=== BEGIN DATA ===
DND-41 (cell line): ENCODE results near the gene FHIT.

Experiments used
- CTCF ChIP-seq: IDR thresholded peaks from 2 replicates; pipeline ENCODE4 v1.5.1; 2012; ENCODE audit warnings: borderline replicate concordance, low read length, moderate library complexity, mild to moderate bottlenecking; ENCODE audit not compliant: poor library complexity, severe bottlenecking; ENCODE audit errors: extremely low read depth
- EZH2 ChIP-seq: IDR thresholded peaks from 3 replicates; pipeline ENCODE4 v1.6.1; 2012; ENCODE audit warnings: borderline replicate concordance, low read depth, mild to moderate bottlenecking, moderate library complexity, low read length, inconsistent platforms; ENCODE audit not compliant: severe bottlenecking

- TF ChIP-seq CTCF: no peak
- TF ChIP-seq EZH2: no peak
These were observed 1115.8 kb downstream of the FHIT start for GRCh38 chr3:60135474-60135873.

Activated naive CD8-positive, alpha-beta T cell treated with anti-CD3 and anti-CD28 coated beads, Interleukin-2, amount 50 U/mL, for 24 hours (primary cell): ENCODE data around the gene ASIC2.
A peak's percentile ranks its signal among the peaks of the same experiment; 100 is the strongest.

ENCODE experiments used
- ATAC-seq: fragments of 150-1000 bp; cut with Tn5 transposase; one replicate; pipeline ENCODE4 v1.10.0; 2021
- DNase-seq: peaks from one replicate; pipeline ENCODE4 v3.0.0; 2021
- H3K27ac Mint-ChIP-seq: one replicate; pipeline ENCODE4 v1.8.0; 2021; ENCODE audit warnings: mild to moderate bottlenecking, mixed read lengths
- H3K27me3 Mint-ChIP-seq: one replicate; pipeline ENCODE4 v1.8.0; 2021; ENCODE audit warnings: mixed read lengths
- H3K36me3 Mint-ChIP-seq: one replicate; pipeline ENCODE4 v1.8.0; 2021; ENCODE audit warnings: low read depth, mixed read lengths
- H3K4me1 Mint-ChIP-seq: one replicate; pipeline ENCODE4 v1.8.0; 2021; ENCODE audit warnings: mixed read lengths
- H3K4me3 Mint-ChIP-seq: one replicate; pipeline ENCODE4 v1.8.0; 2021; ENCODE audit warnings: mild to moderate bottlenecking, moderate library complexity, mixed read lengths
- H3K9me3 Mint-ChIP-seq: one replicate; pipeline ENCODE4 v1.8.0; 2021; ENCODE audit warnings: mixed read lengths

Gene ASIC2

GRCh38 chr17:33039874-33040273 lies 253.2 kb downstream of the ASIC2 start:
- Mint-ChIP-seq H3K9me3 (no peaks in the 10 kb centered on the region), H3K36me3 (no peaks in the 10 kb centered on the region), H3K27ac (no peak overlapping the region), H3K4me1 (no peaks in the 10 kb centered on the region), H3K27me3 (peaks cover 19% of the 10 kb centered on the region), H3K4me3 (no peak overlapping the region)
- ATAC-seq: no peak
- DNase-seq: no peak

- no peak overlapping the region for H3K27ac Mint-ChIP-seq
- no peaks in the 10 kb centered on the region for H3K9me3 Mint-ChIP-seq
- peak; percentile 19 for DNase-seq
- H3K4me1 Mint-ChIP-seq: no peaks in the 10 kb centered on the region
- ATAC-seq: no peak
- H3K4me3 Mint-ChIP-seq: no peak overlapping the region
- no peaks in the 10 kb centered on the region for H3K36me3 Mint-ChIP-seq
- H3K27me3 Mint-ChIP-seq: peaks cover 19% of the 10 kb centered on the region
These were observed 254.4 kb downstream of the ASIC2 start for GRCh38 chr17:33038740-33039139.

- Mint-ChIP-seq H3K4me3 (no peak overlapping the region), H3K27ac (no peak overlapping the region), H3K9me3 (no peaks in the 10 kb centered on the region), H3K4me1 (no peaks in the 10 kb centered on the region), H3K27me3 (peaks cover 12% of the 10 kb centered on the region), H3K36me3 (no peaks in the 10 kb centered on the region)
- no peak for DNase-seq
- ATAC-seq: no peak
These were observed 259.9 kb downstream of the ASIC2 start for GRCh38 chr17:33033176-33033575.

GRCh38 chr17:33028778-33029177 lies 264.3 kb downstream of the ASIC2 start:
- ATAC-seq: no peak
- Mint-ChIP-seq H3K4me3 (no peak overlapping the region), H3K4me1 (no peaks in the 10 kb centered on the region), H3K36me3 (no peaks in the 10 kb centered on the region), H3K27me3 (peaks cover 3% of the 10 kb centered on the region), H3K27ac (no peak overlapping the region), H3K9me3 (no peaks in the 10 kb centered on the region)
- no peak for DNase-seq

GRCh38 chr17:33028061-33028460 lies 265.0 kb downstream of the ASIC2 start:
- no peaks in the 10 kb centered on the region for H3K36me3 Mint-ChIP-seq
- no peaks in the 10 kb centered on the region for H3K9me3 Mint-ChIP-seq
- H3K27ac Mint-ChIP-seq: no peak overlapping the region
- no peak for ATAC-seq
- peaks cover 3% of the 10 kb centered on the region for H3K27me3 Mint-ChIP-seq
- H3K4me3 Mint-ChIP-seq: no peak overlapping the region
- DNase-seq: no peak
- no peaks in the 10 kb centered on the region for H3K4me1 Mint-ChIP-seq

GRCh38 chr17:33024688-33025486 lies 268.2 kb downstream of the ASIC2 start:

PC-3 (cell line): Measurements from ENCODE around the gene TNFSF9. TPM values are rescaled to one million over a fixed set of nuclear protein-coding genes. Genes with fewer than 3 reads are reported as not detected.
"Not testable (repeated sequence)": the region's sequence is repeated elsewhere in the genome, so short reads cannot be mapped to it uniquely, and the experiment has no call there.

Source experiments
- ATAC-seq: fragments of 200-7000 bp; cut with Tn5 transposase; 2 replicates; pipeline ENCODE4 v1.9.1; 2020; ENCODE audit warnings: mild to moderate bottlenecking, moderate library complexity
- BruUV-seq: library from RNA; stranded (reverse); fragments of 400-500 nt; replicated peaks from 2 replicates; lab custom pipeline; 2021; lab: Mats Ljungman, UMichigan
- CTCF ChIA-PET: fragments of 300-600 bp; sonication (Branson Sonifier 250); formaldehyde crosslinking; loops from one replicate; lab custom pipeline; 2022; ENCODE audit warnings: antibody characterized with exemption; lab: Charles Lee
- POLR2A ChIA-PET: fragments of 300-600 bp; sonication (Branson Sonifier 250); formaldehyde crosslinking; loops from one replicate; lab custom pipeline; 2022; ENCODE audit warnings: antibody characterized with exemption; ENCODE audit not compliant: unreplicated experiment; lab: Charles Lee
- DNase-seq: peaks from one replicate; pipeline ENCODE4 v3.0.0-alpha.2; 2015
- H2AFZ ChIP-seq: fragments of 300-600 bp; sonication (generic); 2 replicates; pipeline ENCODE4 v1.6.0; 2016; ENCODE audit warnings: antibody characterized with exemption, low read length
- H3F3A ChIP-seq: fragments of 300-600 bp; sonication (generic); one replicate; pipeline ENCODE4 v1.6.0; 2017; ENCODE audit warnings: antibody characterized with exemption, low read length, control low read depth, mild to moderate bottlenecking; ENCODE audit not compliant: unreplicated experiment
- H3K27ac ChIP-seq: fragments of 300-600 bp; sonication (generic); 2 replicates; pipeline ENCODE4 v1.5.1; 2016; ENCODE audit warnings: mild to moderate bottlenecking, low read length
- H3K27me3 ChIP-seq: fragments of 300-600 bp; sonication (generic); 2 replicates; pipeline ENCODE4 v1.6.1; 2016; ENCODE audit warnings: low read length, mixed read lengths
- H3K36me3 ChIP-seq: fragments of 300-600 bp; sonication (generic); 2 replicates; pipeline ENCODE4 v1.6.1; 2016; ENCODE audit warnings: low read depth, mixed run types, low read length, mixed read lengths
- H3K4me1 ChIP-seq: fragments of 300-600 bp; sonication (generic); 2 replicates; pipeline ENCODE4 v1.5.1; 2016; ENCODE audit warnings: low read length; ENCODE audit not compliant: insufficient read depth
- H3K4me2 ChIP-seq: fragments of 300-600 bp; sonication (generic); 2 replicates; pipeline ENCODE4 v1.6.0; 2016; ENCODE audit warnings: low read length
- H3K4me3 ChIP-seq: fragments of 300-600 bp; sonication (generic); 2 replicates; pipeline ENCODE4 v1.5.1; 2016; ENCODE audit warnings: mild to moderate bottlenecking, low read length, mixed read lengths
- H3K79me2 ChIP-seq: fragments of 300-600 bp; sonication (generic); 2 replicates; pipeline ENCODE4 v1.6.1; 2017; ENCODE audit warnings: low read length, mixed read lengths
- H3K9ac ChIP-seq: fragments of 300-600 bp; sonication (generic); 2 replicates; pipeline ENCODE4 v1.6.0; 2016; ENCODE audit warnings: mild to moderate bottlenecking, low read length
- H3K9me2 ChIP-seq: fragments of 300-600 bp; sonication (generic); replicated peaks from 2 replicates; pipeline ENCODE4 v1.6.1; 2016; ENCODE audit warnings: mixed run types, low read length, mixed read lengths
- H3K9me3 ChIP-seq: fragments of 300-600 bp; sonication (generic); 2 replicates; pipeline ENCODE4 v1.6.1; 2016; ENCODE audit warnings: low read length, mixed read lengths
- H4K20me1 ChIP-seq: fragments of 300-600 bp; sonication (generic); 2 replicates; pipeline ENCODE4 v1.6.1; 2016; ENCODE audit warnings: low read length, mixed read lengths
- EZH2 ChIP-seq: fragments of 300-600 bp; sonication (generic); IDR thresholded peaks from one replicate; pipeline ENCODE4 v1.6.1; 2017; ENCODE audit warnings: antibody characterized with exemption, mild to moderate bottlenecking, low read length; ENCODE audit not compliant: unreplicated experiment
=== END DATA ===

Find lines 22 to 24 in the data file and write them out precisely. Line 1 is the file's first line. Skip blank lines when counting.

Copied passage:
- ATAC-seq: no peak
- DNase-seq: no peak

- no peak overlapping the region for H3K27ac Mint-ChIP-seq